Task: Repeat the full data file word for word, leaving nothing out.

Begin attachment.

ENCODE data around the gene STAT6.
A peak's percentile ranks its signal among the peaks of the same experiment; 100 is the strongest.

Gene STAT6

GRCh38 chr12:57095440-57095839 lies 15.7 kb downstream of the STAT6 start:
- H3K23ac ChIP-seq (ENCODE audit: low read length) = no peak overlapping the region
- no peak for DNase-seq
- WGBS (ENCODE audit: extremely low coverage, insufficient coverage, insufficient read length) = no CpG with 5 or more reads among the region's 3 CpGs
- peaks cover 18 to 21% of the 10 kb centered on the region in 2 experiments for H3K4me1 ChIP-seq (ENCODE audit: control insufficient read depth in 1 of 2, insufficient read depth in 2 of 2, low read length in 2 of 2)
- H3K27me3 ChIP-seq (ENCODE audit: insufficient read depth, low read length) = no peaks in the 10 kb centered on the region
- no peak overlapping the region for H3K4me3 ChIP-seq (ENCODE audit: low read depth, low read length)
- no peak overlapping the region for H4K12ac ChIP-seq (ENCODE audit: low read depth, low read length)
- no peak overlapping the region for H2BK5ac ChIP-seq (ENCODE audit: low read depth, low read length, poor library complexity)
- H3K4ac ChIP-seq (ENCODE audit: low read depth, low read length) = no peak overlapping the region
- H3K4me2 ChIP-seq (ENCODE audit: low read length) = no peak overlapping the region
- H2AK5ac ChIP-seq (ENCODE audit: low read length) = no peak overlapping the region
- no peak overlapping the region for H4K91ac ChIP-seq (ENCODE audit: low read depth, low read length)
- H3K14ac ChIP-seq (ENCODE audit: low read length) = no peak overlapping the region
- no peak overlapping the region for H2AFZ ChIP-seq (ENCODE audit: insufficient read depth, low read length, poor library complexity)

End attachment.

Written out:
ENCODE data around the gene STAT6.
A peak's percentile ranks its signal among the peaks of the same experiment; 100 is the strongest.

Gene STAT6

GRCh38 chr12:57095440-57095839 lies 15.7 kb downstream of the STAT6 start:
- H3K23ac ChIP-seq (ENCODE audit: low read length) = no peak overlapping the region
- no peak for DNase-seq
- WGBS (ENCODE audit: extremely low coverage, insufficient coverage, insufficient read length) = no CpG with 5 or more reads among the region's 3 CpGs
- peaks cover 18 to 21% of the 10 kb centered on the region in 2 experiments for H3K4me1 ChIP-seq (ENCODE audit: control insufficient read depth in 1 of 2, insufficient read depth in 2 of 2, low read length in 2 of 2)
- H3K27me3 ChIP-seq (ENCODE audit: insufficient read depth, low read length) = no peaks in the 10 kb centered on the region
- no peak overlapping the region for H3K4me3 ChIP-seq (ENCODE audit: low read depth, low read length)
- no peak overlapping the region for H4K12ac ChIP-seq (ENCODE audit: low read depth, low read length)
- no peak overlapping the region for H2BK5ac ChIP-seq (ENCODE audit: low read depth, low read length, poor library complexity)
- H3K4ac ChIP-seq (ENCODE audit: low read depth, low read length) = no peak overlapping the region
- H3K4me2 ChIP-seq (ENCODE audit: low read length) = no peak overlapping the region
- H2AK5ac ChIP-seq (ENCODE audit: low read length) = no peak overlapping the region
- no peak overlapping the region for H4K91ac ChIP-seq (ENCODE audit: low read depth, low read length)
- H3K14ac ChIP-seq (ENCODE audit: low read length) = no peak overlapping the region
- no peak overlapping the region for H2AFZ ChIP-seq (ENCODE audit: insufficient read depth, low read length, poor library complexity)